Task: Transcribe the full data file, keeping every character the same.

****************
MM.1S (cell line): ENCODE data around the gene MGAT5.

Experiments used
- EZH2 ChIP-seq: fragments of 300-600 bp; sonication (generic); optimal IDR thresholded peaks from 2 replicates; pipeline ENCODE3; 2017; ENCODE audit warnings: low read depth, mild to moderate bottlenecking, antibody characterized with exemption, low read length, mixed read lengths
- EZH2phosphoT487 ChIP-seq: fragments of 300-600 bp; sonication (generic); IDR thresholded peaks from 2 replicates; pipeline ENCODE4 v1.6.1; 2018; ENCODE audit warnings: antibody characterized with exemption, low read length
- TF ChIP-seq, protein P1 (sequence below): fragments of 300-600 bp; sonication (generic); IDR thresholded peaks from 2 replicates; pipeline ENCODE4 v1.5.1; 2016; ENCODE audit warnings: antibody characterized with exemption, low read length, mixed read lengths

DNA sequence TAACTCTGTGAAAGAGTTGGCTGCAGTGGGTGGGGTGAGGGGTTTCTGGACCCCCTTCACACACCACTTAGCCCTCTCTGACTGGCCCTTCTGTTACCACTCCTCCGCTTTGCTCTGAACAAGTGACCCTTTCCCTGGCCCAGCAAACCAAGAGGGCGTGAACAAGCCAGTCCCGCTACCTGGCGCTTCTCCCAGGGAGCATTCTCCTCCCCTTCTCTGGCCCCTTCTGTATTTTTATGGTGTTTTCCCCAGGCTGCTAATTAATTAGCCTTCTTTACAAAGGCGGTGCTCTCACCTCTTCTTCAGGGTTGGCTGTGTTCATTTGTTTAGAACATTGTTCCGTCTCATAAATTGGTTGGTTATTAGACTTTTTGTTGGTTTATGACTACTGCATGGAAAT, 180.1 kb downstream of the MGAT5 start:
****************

MM.1S (cell line): ENCODE data around the gene MGAT5.

Experiments used
- EZH2 ChIP-seq: fragments of 300-600 bp; sonication (generic); optimal IDR thresholded peaks from 2 replicates; pipeline ENCODE3; 2017; ENCODE audit warnings: low read depth, mild to moderate bottlenecking, antibody characterized with exemption, low read length, mixed read lengths
- EZH2phosphoT487 ChIP-seq: fragments of 300-600 bp; sonication (generic); IDR thresholded peaks from 2 replicates; pipeline ENCODE4 v1.6.1; 2018; ENCODE audit warnings: antibody characterized with exemption, low read length
- TF ChIP-seq, protein P1 (sequence below): fragments of 300-600 bp; sonication (generic); IDR thresholded peaks from 2 replicates; pipeline ENCODE4 v1.5.1; 2016; ENCODE audit warnings: antibody characterized with exemption, low read length, mixed read lengths

DNA sequence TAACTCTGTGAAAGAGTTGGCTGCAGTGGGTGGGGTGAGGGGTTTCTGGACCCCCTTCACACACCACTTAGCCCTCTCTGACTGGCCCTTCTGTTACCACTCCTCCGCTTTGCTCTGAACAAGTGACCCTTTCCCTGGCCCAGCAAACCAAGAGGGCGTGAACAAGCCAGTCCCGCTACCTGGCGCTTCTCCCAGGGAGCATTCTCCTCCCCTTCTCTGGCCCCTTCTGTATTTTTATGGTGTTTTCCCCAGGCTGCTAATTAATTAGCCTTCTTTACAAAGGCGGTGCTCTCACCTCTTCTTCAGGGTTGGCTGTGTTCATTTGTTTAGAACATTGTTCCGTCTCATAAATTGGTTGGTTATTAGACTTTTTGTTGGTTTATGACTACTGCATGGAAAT, 180.1 kb downstream of the MGAT5 start: